Police: Woman who was told to remove hijab was lying
A University of Michigan student whose story was reported worldwide was not telling the truth when she told police she was threatened by a man who told her to remove her hijab and could now face felony charges for filing a false report, Ann Arbor police said Wednesday.
The woman told police that the man would set her on fire with a lighter if she did not remove her hijab, a headscarf worn by Muslim women, so she complied then fled the area of East William near State Street. Her story appeared in global publications last month couched as a hate crime following the win of President-elect Donald Trump.
But her report did not add up after Ann Arbor and UM police and the FBI interviewed multiple witnesses and reviewed video surveillance in the area of the alleged incident, said Detective Sgt. Matthew Lige of the Ann Arbor Police Department.
“This crime never happened,” Lige said. “It put the Ann Arbor community under significant pressure and put us in the national spotlight and it just did not happen. I have been doing this job for over 20 years and I have not seen a national or a law enforcement-related event that put as much as pressure on us as this report did given the timing that it was reported after the election.”
Trump, a businessman-turned-Republican candidate, was elected president Nov. 8, upsetting the candidacy of Hillary Clinton, who polls predicted would win the race. During the campaign, Trump took controversial positions that have changed regarding Muslims in America. Initially, he called for banning all Muslims. That morphed into a “temporary ban,” and eventually, his “extreme vetting” for Muslims seeking entry into the United States.
After Trump’s stunning election, protests broke out nationwide. Three days later, the UM student made the false report of being targeted because of her culture and the incident became part of the national discussion focused on a backlash against Muslims, and other groups, following the election.
Ann Arbor police quickly made the report a priority investigation with a number of detectives involved. They discovered early inconsistencies in the woman’s version of events and were unable to substantiate the claims with witnesses or video surveillance of the area, Lige said.
Additionally, the alleged incident occurred on a busy intersection near the heart of UM’s central campus, where there are many pedestrians, cars and businesses. But not one person came forward to corroborate the woman’s report, Lige added.
“I am grateful that there was not someone like she described who was approaching Muslim women and accosting them,” Lige said.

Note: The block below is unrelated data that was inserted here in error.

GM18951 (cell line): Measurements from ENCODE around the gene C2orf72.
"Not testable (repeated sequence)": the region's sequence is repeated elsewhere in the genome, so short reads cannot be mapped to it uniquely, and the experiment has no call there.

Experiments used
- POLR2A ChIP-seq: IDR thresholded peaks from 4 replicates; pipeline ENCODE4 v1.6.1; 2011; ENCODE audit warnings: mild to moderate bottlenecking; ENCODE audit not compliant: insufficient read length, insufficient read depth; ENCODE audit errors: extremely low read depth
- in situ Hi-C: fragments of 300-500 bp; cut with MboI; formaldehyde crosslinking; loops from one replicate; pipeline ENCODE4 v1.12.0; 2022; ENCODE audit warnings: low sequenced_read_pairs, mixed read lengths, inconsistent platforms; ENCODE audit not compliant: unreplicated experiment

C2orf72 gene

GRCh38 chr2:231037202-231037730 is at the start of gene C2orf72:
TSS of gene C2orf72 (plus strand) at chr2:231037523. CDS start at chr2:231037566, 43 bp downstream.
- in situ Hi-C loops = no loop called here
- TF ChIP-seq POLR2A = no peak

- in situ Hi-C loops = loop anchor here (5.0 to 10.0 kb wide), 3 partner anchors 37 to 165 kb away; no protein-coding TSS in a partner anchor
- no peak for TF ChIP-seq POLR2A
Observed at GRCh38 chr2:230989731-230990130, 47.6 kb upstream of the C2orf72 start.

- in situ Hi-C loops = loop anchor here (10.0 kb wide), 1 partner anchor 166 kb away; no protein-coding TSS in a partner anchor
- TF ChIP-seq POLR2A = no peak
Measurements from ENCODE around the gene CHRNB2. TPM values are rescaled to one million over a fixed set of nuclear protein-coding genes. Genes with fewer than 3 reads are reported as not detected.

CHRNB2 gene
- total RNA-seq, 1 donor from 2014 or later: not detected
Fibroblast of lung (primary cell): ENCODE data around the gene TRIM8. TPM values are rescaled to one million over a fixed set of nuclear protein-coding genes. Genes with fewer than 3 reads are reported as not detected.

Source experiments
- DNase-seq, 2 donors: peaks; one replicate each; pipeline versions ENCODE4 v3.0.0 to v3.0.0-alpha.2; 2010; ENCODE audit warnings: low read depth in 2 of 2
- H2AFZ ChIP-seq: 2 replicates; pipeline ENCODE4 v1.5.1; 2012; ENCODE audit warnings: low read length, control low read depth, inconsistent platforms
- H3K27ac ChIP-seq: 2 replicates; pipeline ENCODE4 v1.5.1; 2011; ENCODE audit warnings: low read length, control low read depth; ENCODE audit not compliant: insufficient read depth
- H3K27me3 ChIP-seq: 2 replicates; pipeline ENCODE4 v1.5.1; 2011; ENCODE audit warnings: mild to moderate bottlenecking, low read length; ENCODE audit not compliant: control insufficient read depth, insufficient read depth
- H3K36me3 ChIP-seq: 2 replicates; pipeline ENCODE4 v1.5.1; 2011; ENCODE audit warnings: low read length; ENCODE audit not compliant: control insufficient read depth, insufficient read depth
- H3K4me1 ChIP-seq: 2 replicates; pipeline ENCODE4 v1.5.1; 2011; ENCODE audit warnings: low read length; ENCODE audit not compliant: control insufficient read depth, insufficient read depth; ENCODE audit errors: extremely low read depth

The woman, whose name was was not made public, will now face potential felony charges of filing a false felony report of ethnic intimidation.
The police investigation will be submitted to the Washtenaw County Prosecutor’s Office for review.
A leader of the Islamic community in Detroit, home to one of the nation’s largest concentrations of Muslim-Americans, had mixed reactions.
“Unfortunately, there are people who falsely report crimes of various ethnic and religious groups and have different motivations,” said Dawud Walid, executive director of the Michigan chapter of the Council on American-Islamic Relations. “Even though this case appears to be bogus, that does not in any way take away from the real hate incidents that swept our country after the election of President-elect Trump.”
“This bogus case and a few others don’t decrease our concern of intolerance pertaining to people of color across the nation.”
At the time of the incident, CAIR Michigan called it another anti-Muslim incident in the wake of Trump’s election and called for it to be investigated as a hate crime.
The Southern Poverty Law Center, in its fourth update on hate crimes following the election, has culled 1,094 hate crimes in the U.S. between Nov. 9-Dec. 12 — including 49 in Michigan, ranking the state seventh in the nation for the most hate crimes.
The SPLC — an Alabama-based nonprofit organization fighting hate, intolerance and discrimination through litigation and education — also reported that 13 alleged crimes across the nation turned out to be false.
UM’s false incident became a political issue on campus after Trump’s election.
It emerged during a walk-out organized by UM’s Students4Justice. Hundreds of students met on the Diag and marched through many campus buildings before ending on the steps of Angell Hall.
While the walk-out addressed many issues, the last person who spoke addressed the report of the student threatened and asked to remove her hijab. Sophomore Alyiah al-Bonijim spoke before scores of students and said the incident went beyond ethnic intimidation. She called it a sexual assault, because it was the equivalent of telling someone to strip.
But when she learned Wednesday that the woman was not telling the truth, al-Bonijim said she was shocked.
“That’s sad that she would do that,” said al-Bonijim, 19, of Dearborn. “This is happening all over. I don’t think that lying about it has any justification.